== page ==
The Scottish Secretary claimed he argued against the 10.1 per cent hike, but was “not successful”.
It comes as the Chancellor Jeremy Hunt insisted the industry would still thrive in spite of the increased taxes.
The hike will, according to the Scotch Whisky Association, mean taxes account for 75 per cent of the cost of an average-priced bottle of Scotch, with a £15.22 bottle seeing a total of £11.40 go to the taxman through duty and VAT.
Mr Jack said: “Did I lobby against it, yes I did, did I lobby against it the last few years successfully yes, but this time the lobbying hasn't been successful.”
“It is matter of regret that whisky duty, spirits duty is going up, it's not what I wanted for the Scottish industry'”
He has now been accused of failing by the Lib Dem MP Alistair Carmichael, who claimed he’d managed to protect the industry during coalition.
The Orkney and Shetland MP said: “Alister Jack’s admission that he tried and failed is a colossal failure of politics. He tries to disavow the policy but cling to office. It is not clear how he can do this or even why. What is the point of being in a job like that if you cannot deliver?“This was meant to be a budget for growth so the case for cancelling the duty rise on Scotch whisky ought to make itself. This is one of the few successful manufacturing sectors we have left. It has the capacity to deliver the growth we need, especially in export markets. Instead it gets clobbered by a government which has prioritised massive bungs to their mates in the city while using doctors as a human shield.“I know that it is not easy to make a case with Treasury for tax cuts, but Danny Alexander and I did exactly that in 2015. We won the argument. That Alister Jack cannot even deliver a freeze should be a source of shame for Scottish Conservatives."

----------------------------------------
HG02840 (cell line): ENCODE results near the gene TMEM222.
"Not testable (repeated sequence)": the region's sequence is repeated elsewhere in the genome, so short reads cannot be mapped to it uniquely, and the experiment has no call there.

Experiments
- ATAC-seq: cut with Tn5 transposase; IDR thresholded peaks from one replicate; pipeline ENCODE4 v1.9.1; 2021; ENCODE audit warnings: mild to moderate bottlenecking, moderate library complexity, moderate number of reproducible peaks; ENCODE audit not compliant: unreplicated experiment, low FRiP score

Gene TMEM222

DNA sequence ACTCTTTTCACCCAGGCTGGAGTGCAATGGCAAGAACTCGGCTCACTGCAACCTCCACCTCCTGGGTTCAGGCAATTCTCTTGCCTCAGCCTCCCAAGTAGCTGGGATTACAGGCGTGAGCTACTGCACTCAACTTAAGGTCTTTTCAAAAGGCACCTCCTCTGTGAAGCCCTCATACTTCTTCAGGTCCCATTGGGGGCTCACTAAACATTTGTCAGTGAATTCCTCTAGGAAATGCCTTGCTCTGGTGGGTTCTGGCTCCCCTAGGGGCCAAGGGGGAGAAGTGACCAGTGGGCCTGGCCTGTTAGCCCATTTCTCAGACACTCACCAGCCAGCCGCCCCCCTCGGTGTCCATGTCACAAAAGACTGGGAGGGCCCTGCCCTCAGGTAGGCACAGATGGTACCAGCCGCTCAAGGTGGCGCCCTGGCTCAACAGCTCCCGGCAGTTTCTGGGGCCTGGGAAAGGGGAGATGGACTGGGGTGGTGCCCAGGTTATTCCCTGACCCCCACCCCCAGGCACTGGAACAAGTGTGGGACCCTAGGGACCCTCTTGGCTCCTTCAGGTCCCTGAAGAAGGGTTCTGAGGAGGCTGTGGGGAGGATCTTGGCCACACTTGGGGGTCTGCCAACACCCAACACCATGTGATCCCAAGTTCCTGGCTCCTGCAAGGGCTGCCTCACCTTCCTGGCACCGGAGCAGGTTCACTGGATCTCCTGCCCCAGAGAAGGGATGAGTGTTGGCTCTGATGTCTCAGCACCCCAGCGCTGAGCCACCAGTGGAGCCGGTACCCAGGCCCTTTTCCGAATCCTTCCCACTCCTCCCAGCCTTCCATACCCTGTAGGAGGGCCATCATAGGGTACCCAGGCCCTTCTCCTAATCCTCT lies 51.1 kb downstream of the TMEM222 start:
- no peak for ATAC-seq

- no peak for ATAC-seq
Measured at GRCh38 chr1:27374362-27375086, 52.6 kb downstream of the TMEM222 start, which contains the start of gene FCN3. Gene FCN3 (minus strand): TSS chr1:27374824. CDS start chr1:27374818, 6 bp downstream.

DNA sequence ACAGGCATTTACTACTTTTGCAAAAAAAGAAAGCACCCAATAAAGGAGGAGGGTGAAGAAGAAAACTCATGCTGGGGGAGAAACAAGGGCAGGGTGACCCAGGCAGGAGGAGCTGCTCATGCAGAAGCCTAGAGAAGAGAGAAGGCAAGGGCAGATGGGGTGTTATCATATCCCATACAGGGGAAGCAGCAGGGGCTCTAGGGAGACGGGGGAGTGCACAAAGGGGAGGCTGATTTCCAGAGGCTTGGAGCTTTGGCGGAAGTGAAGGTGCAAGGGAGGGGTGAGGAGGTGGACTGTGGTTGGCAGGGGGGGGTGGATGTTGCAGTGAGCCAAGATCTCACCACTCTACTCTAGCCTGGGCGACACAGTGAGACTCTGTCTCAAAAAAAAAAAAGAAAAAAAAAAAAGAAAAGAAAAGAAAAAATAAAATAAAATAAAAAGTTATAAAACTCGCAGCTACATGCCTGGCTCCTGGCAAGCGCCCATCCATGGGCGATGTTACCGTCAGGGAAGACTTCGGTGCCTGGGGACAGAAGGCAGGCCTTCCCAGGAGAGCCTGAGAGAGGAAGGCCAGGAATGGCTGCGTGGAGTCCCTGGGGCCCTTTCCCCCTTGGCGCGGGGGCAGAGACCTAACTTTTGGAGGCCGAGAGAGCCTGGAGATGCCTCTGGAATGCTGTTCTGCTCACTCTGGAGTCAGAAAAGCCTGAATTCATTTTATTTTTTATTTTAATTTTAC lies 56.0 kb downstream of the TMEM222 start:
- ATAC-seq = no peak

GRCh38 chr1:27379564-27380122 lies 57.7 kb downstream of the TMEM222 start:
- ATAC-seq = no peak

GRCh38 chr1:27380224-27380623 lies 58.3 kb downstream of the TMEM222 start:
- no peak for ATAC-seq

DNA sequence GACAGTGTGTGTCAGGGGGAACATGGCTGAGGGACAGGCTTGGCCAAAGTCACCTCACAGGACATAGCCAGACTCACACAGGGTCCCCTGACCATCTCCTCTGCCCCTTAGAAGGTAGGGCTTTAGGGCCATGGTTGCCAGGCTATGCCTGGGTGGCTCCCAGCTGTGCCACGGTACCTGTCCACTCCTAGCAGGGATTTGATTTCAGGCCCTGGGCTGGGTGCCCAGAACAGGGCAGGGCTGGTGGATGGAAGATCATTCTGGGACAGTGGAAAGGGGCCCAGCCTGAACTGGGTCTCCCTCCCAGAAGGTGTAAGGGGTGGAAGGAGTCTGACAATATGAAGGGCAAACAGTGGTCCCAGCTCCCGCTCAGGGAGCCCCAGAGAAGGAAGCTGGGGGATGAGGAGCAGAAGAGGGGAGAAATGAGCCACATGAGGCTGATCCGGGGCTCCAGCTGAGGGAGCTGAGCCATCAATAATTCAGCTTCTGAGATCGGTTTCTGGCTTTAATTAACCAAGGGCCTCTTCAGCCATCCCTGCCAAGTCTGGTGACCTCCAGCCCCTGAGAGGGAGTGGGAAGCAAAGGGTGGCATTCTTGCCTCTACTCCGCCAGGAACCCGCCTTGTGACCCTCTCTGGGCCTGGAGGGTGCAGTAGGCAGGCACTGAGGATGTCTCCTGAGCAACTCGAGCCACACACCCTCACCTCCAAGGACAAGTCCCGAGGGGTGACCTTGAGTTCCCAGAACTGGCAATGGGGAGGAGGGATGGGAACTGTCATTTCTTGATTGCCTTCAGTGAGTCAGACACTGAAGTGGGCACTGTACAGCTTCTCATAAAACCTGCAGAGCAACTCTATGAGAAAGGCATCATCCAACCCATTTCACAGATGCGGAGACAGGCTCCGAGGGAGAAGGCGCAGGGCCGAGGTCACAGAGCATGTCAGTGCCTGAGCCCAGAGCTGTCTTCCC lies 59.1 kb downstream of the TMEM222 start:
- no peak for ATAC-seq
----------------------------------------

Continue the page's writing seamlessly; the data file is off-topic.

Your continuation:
Mark Kent, chief executive of the SWA, is now demanding an urgent meeting with the Chancellor to discuss the impact of the changes.
He called for the duty rise to be reversed, telling Mr Hunt: “With the right support, with a reversal of the tax rise, we are confident the industry can continue to deliver for the UK economy.”
However Mr Hunt insisted the Government is keeping duty levels low, with his approach “beneficial to whisky distillers”.
Speaking on BBC Radio Scotland’s Good Morning Scotland programme, the Chancellor said: “We have been working very closely with the Scotch Whisky Association and we have frozen alcohol duty until August.
“In real terms this means we will have the lowest level of duty for over 100 years, so we are keeping duty levels low.
“We will continue to engage with the industry and we want to do something that will mean they are successful and prosperous going forward.”
The Scotsman understands Mr Jack believes trade agreements for scotch, in areas such as India, will be far more beneficial to the sector, and believe Scottish Government plans to ban alcohol advertising are more dangerous to the industry.